vasospastic attacks. Beta-blockers (used for the treatment of angina and hypertension), anti-cancer agents and ergotamine derivates (used for the treatment of migraine) are the most common ones. Resolution of the symptoms can be achieved by withdrawing the drug. 3.7. Obstructive vascular disease.
3.7.1. Atherosclerotic disease (hardening of the arteries) is the commonest cause of RP in those over 60 years old. In these patients other cardiovascular risk factors such as raised cholesterol, hypertension, diabetes and/or cigarette smoking are normally present. These risk factors should be treated aggressively to prevent heart attack or stroke, but such treatment does not usually resolve the Raynaud's which will still require the symptomatic treatment documented in section 4.1. 3.7.2. Obstruction caused by pressure from outside the vessels can cause RP, as in the case of thoracic outlet syndrome, where a cervical rib or other obstruction compresses the vessel. It is usually unilateral and may be associated with neurological symptoms. The symptoms are produced by a positional, intermittent compression of the brachial plexus and/or subclavian artery running through the thoracic outlet near the neck. 3.7.3. Walking crutch pressure in the armpit may have a similar effect, by compressing the axillary artery. 3.7.4. Microemboli from the heart or other arteries have also been described as an occlusive cause of secondary Raynaud's. 3.8. Infections. Parvovirus B19, cytomegalovirus, hepatitis B and C and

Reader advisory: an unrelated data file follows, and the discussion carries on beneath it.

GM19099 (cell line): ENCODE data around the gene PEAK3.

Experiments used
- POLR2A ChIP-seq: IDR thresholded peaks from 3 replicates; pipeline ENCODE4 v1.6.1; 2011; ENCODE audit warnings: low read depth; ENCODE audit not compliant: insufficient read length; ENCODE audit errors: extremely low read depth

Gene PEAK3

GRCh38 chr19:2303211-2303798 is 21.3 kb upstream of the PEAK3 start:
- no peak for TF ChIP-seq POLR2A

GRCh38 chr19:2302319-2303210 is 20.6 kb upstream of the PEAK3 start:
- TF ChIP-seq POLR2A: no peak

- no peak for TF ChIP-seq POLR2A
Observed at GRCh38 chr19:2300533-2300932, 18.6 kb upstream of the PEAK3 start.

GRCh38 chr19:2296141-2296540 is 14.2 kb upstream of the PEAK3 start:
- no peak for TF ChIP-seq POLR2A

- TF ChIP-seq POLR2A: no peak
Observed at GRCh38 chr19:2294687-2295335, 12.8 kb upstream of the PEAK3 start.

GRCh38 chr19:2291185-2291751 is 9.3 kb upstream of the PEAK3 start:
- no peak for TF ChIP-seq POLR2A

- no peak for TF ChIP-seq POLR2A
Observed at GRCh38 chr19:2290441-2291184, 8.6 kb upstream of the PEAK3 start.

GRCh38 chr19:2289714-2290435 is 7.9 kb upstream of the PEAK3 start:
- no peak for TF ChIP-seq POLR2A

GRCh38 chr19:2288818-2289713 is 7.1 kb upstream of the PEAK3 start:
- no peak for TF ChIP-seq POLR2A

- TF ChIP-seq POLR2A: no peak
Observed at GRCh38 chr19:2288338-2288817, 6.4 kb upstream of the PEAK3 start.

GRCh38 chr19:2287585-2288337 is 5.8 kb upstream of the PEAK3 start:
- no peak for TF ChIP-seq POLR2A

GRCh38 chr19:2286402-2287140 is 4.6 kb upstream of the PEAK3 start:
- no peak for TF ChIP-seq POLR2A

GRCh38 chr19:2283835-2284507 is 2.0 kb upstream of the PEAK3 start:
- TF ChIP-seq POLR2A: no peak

helicobacter pylori infection have all been associated with RP. Although the exact reason is not known, some authors have postulated that these viruses may have the ability to produce vasoactive substances. These are rare. 3.9. Metabolic disorders. Conditions in which there is an excess or reduced
production of hormones such as hypothyroidism (reduced thyroxine, a vasodilator), carcinoid syndrome (producing excess serotonin, a constrictor) and phaeochromocytoma (producing excess adrenalin, a constrictor) have also been associated with RP. 3.10. Miscellaneous. The incidence of these conditions is very low.